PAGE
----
“So on top of the common engagement survey questions, we’ve added our own specialty questions which focus on your relationship with your manager. “Does Aron Ain talk to you on a regular basis about your career aspirations? Does he understand what you’re doing in your job?” Then we give that feedback to the manager and we ask them to put a plan together on how they can improve. Because you can’t change what you don’t know you need to change.”

4. Family comes before business

Perhaps Ain’s most unusual belief (especially considering he’s a CEO) is that his company shouldn’t be so crucial to his employees.

“I have a strong belief in a proper work-life balance for all employees. All the time I tell people who work at Kronos that if the most important thing in their life is Kronos, they’ve got their priorities mixed up. I tell them that is just silly. The most important thing in their life should be their family. I’m not saying Kronos shouldn’t be important, but it shouldn’t be the most important thing.”

To this effect Kronos offers paid maternity leave, paid paternity leave and has an open vacation policy in every country where it’s permitted. People can take as much time off as they want as long as they get their work done and get approval from their manager.

What do you think of Ain’s approach to company culture and HR? Let us know in the comments.

Discover the best HR certification pathway for you by answering eight questions online about your professional profile to help you start your own certification journey. Get started HERE.

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Fiona Downes
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Fiona Downes

Wow.
This is good to see happening in a real situation.
I am a student and university studying Human Resource Management, and work/life balance and engagement is talked about constantly.

Paul
Guest
Paul

Agree with Aron Ain’s opinions about HR. However Australia’s proud employee relations culture still largely underpinned and supported by regulation and legislation shaped by 19th century adversarial ideology of workers versus bosses, labour versus capital, propped up by a IR coterie of Fair Work Commissioners, Lawyers, Union Officials, Politicians who are ex-Union officials, IR Advisors and Managers, it doesn’t auger well for any Australian CEO or organisation that might share Aron Ain’s opinions. Not saying that there aren’t Australian organisations/CEO’s out there trying to find a different and better way but if they step outside the Australian employee relations mainstream… Read more »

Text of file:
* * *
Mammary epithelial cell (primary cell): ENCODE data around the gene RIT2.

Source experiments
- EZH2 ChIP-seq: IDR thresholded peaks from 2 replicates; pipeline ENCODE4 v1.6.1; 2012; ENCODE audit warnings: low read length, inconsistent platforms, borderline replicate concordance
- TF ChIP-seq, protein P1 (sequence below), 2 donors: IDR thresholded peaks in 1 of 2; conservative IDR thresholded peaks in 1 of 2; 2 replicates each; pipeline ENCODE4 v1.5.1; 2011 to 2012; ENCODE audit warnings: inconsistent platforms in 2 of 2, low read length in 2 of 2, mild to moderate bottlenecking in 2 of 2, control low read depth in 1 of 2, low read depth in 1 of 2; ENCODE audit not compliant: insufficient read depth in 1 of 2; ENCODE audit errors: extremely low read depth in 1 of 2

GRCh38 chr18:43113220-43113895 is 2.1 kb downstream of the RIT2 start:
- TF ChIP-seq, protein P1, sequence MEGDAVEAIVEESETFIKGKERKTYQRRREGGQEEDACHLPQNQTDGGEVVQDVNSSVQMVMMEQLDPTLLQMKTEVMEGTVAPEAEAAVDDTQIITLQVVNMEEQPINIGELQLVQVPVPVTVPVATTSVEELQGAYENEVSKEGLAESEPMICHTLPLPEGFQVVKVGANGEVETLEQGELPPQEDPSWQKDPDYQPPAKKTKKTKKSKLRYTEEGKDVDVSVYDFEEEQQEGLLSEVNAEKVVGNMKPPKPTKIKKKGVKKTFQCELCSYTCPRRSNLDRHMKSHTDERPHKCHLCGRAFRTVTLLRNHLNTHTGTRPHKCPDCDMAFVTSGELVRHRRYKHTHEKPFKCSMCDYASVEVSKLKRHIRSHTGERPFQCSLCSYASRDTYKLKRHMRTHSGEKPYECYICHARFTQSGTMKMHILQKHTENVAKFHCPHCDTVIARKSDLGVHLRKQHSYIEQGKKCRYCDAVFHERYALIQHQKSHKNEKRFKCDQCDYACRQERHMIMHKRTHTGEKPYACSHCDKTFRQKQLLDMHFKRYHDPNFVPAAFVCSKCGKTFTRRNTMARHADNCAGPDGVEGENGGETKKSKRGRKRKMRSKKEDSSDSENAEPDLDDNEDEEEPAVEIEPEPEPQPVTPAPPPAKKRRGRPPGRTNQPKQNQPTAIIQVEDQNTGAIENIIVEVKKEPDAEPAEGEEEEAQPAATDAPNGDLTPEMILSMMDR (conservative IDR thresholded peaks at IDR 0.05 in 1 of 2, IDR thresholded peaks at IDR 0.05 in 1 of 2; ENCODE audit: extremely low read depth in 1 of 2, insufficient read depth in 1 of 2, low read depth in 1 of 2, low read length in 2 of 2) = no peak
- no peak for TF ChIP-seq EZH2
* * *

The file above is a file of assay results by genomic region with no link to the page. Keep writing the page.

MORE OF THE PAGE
Lou Chambers
Guest
Lou Chambers

I think this is very sensible approach. I am lucky to have worked overseas with several organisations where HR has been highly valued and run by strategically minded, operationally focussed individuals who sat on the Leadership Team and were party to strategic planning the same as the other key senior managers. When I was a GM I also raised the profile of HR to the Leadership Team as I see them critically involved in creating a cohesive, challenged, engaged workforce who also develop and sustain an appropriate organisational culture. The unlimited leave issue seems to work elsewhere in the world… Read more »

Doug
Guest
Doug

I can appreciate where Paul is coming from – if you have a unionised working environment introducing change can be very challenging even with a consultative committee. It can be very slow if you are advocating changing work practices without offering an incentive for this to occur. Sadly, work life balance in my experience does not always address this, especially if you have young single staff members where this may not be a priority, or might be but not because of family commitments. The other myth with some of the flexible working arrangements is that they will encourage productivity and… Read more »

Rita Duval
Guest
Rita Duval

Thanks AHRI for a positive, real-life case study! While there may be restraints in a particular country’s legal framework, what I read in the article about Aron Ain’s approach has little to do with the formalities. He said “know your numbers” – how many HRM’s or senior managers do know or care about the attrition of their talent? How many HR GM’s that ‘sit at the table’ are really key to building the culture and values of the business – or do they just sit there and talk about ‘personnel stuff’ like adding to/reducing the workforce? How many surveys actually… Read more »